The transition to global voting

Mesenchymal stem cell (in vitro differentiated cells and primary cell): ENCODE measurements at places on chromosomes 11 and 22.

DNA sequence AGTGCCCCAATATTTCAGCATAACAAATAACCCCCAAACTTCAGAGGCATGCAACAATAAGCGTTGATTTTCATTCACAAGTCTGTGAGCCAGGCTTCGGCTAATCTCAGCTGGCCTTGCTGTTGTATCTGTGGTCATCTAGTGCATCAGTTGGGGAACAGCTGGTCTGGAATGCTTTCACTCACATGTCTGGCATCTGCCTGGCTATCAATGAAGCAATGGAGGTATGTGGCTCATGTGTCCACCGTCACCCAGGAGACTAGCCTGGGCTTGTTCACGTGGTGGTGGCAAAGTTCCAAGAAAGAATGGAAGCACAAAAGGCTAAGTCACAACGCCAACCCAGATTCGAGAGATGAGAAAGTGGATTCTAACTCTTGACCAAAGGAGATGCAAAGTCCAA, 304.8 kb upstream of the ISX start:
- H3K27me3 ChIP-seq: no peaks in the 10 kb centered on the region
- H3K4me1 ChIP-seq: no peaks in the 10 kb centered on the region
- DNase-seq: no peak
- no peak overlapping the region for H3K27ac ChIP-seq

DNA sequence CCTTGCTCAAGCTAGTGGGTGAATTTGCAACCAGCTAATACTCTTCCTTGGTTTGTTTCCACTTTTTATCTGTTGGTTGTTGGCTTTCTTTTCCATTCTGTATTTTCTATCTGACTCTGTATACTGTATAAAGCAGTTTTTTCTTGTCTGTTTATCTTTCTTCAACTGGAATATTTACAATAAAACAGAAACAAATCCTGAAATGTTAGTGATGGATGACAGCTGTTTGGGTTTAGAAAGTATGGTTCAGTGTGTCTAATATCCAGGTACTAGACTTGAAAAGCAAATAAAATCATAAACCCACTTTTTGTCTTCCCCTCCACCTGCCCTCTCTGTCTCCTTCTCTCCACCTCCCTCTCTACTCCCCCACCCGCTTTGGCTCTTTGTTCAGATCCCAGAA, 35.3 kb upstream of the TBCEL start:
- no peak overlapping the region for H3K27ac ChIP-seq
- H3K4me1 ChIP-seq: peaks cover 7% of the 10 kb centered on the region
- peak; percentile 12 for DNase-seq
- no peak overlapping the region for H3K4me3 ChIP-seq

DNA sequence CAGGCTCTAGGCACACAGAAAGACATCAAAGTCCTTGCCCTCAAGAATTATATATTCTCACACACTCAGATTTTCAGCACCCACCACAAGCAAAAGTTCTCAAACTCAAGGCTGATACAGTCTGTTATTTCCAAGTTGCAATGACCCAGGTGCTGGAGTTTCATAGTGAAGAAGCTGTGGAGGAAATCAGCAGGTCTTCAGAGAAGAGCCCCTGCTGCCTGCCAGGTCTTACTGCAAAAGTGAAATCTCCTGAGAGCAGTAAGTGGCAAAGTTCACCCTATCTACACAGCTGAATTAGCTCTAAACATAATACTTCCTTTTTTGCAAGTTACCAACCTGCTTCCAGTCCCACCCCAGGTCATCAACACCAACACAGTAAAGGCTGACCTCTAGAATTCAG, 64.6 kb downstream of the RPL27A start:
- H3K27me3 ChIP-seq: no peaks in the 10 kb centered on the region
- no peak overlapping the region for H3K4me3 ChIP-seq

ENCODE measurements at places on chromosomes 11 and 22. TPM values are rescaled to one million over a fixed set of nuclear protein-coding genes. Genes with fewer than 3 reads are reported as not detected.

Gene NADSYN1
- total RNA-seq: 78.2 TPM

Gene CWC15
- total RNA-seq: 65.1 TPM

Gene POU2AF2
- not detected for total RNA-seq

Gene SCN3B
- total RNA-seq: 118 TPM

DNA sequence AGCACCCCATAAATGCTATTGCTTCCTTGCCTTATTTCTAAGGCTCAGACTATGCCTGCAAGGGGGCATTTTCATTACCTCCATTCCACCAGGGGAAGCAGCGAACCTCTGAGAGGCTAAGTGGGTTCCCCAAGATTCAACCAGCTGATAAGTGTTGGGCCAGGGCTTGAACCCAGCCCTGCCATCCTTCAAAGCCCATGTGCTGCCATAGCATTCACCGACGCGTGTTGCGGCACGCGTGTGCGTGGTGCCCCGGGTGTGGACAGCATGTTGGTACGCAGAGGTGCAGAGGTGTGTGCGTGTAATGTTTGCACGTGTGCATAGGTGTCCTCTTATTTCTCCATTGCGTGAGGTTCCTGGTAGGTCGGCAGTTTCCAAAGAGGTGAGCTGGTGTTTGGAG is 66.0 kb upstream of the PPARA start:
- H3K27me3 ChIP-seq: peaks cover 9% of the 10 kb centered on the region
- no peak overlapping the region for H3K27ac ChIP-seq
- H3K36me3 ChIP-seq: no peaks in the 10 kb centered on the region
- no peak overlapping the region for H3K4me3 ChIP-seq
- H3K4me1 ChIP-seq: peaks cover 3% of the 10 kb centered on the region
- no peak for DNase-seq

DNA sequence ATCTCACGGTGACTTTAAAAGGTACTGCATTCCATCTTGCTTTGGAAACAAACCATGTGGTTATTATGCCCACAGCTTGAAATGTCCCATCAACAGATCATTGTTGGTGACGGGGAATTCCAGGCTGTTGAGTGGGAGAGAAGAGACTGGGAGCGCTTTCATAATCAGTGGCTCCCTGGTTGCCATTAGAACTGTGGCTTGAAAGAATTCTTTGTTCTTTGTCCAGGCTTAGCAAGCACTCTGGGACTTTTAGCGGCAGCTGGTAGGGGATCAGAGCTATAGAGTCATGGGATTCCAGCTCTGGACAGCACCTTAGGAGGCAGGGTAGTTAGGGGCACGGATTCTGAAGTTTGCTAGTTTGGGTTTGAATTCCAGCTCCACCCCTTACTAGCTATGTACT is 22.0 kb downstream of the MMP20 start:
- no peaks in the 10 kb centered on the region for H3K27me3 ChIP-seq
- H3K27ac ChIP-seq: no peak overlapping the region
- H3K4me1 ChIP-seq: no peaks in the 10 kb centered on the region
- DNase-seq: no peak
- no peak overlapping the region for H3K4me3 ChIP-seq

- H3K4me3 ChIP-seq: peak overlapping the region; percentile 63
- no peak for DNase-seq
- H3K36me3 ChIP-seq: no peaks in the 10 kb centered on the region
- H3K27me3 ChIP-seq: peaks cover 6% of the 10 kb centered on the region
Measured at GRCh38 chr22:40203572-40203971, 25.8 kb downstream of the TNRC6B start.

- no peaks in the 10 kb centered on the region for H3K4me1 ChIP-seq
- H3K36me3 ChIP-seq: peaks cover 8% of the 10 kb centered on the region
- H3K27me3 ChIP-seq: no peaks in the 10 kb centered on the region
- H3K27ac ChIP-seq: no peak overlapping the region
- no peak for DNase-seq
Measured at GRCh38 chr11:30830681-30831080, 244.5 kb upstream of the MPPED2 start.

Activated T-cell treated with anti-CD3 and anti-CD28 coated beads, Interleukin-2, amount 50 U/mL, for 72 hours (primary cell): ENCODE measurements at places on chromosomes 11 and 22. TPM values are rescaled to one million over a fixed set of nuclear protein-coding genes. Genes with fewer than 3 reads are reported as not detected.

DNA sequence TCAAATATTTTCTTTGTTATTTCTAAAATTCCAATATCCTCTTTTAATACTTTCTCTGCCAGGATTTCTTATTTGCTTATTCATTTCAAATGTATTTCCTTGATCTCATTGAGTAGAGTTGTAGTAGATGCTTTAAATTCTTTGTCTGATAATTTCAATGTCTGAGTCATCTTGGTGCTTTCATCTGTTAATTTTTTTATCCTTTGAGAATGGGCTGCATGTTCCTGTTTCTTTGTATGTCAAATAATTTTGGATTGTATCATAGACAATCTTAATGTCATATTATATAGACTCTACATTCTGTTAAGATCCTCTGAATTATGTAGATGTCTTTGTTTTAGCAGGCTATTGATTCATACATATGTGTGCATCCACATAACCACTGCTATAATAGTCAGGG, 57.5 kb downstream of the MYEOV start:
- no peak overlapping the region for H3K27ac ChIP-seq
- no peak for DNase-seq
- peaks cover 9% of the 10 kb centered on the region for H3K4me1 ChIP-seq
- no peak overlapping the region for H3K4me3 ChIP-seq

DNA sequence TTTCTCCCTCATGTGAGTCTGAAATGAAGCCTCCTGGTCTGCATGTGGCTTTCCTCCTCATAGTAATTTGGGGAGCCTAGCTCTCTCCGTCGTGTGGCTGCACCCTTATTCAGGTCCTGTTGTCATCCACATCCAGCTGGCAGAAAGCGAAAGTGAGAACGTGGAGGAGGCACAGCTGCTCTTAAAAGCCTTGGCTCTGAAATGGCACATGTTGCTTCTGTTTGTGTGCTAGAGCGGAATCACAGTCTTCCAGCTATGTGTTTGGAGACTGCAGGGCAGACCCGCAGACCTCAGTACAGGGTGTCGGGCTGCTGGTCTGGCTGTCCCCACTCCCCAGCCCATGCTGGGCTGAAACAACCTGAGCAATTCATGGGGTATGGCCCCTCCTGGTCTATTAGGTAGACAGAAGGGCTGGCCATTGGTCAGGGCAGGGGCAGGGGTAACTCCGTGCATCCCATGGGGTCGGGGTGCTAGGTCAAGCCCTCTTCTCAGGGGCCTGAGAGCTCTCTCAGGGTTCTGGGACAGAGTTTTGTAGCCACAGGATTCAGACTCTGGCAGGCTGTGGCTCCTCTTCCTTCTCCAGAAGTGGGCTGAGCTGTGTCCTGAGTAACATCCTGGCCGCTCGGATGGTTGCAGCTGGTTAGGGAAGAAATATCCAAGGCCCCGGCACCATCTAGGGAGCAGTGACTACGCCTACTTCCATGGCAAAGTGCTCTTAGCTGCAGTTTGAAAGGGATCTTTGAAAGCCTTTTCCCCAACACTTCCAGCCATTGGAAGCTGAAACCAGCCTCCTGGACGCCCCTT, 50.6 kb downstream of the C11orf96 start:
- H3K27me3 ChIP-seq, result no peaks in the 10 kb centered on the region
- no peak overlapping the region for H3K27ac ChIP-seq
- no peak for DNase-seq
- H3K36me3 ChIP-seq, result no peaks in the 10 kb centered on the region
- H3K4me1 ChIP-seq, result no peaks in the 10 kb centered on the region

It is time to think like global citizens. Elon Musk realizes it. That is why he is investing in what he calls "the de facto public town square", which is how he describes the global talking platform that is Twitter. Says Musk: "having a public platform that is maximally trusted and broadly inclusive is extremely important to civilization". He has also said that, when it comes to politics, he favours the idea of a direct democracy, where people vote on issues, to traditional systems of government where we are required to pick one party or another. Vitalik Buterin, founder of Euretheum, is constantly studying ways to secure internet voting through encryption, whether blockchain or otherwise, and this will be needed one day. A 2017 study on people's opinions about democracy across the globe, the PEW research foundation found that 66% of people across different countries were open to the idea of 'direct democracy'. People have not yet moved en masse to thinking like global voters. But the transition is coming. It needs to come, because, despite all the arguments to the contrary, we all know that global regulation is the best way of securing our children's future. It is really now a question of determining the best processes for global governance. And just as we have this new need, there are new things falling into place. There is a convergence of many different things here. We see a growing recognition of the need for global collaboration on issues concerning all our future; an increasing interest in 'deliberative' democracy, where people vote on issues instead of people; and work being done on how to vote securely over the internet. There is a lot that we still need to understand. To help us to understand more, our using platforms where we can practice voting on issues that affect us all is a good start.